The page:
Sign of the Times? Peak Oil Website Shuts Down
By Anthony Wile - July 13, 2013

For years, we've been pointing out that Peak Oil is a dominant social theme, a scarcity meme used by the powers-that-be to reinforce the US petrodollar and generally to control economic and sociopolitical elements of society.

And now comes word via various news reports including a story at MarketWatch that a main Internet proponent of the Peak Oil myth – The Oil Drum – is shutting its doors.

Here's how MarketWatch describes it:

… A website created and frequented by advocates of "peak oil," is closing its doors July 31 after an eight-year run. The site will be kept as a repository of old articles, but will no longer offer new ones, according to a post on the site dated July 3.

The decision was reached thanks to "scarcity of new content caused by a dwindling number of contributors" and the cost of running the site, the post said. The post garnered more than 700 comments from readers mourning the site's virtual death. Commenters suggested "donate" buttons and other ideas to raise money.

With news of record-breaking North American oil and gas production seemingly every day, maybe it just got too hard to maintain a site devoted to the notion that the world's oil production was at or near a peak … Detractors gleefully pointed out that the theory did not take into consideration technological advances, while defenders retort that, inevitably, demand for oil will outstrip supply, leading to higher oil prices and shortages.

Count us among the detractors.

For close to a decade, we've been identifying and exposing pernicious scarcity memes that seek to scare middle classes into giving up power and wealth to globalist enterprises such as the United Nations, International Monetary Fund, World Bank, etc. Peak Oil was among the higher profile of these memes probably because it was among the most useful.

When top men in the US government and at the Federal Reserve wanted to go off a gold standard, they used Peak Oil concepts to justify the petrodollar. People were led to believe that the only large-scale oil reserves were in the Middle East and then various green manipulations made it difficult to gain oil throughout the West. The Saudis agreed to demand dollars for oil and the rest was history. The world had to hold dollars and dollars became a "reserve currency."

But now the game is changing. Shale oil and gas – extracted via fracking – have suddenly made it clear that far from suffering from oil scarcity, the world is awash in energy.

Here an excerpt from another recent MarketWatch article:

World to use less OPEC oil as U.S., Canada lead oil supply growth … The world will consume less oil from the Organization of the Petroleum Exporting Countries next year, even as the cartel increased its 2014 oil demand growth forecast to its highest since 2010.

Demand for OPEC crude next year is expected to decline by 300,000 barrels a day to an average of 29.6 million barrels a day, OPEC said Wednesday in its monthly report. The report is the first this year to make predictions for 2014. This year's demand for OPEC oil was forecast as 29.9 million barrels a day, almost unchanged from the previous report, and a decline of 400,000 from 2012.

Supplies from non-OPEC nations are expected to grow by 1.1 million barrels a day in 2014, with the U.S. and Canada leading that growth, followed by Latin America and countries in the former Soviet Union.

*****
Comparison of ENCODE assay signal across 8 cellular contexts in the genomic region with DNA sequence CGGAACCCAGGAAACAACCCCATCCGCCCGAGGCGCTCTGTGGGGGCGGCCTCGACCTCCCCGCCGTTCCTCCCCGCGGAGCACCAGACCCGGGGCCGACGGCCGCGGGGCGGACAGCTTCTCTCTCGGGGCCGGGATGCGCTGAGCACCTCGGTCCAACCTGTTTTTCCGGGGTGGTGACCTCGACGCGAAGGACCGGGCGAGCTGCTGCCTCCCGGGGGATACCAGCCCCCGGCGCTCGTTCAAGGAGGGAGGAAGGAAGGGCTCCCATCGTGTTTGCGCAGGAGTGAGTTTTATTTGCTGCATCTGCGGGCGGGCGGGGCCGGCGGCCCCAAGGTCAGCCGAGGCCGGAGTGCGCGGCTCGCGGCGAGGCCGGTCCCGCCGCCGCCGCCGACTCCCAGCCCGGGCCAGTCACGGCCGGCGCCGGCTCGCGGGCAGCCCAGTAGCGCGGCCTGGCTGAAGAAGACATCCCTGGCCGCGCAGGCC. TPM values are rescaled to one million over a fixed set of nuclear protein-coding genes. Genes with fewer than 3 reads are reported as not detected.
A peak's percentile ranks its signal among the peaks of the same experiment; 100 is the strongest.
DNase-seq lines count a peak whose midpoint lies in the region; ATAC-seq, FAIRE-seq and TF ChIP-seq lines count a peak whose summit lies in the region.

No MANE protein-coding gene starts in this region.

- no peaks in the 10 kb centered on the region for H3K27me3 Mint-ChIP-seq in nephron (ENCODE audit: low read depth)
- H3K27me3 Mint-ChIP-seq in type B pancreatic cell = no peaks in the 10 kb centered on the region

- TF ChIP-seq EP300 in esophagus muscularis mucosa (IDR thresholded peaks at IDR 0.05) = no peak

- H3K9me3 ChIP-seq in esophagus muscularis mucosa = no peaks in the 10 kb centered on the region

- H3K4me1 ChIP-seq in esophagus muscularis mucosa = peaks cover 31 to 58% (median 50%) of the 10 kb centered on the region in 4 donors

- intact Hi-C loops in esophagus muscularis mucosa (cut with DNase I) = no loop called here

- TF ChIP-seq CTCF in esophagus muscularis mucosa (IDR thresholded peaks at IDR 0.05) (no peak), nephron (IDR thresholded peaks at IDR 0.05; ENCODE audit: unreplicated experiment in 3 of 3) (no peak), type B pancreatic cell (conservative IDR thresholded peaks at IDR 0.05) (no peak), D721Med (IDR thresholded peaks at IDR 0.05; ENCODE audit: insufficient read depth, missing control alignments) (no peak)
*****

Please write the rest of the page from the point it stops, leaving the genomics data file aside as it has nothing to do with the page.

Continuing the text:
Did you ever think, dear reader, that you would someday read "US and Canada lead oil supply growth"? Perhaps you felt along with millions – billions – of others that oil and gas were scarce commodities, mostly located in the Middle East.

What is noteworthy about fracking is that the technology has been around for decades. In fact, there's nothing much that seems new about the process except its application. And that has led us to wonder why the technology has been rolled out now by Big Oil. Our conclusion, which we've offered in several articles, is that the petrodollar itself is being purposefully destabilized.

In order to globalize currency, one needs to diminish the dollar. Is it just a coincidence that the BRIC countries and their currencies have grown stronger as the dollar and the euro have weakened? Or that gold has taken a tumble?

Perhaps so, or perhaps various currencies are indeed being positioned to create a more globalized currency basket. This has been a globalist dream since John Maynard Keynes proposed a world currency some 50 years ago.

It is easy to ignore such ideas because they imply that there is enormous monetary manipulation and coordination at the very top of Western societies. But the Anglo-American axis still seems firmly in the saddle to me, and scarcity memes seem to be a main tool of various manipulations just as they have been in the past.

What is fascinating to me is the way that the mainstream news media has quietly shifted from covering an era of energy scarcity to reporting on an era of energy plenty. For half a century we've been exposed to vehement promotions regarding rapidly diminishing oil and gas supplies. And now that things are different, the mainstream media reports on these fundamental changes as if they were neither noteworthy nor peculiar.

The expansion of oil and gas supplies is a huge story. Assuming it continues to be for real (and does not prove out as yet another peculiar globalist gambit or get sidetracked by environmental concerns) it is going to have a profound impact on societies around the world and even on the money they use.

Like everything else that is critically important, these changes are taking place without the scale of coverage you'd think they warranted.

There's a lot more to this story than is currently being reported. But we'll stay on it. The investment implications are vast.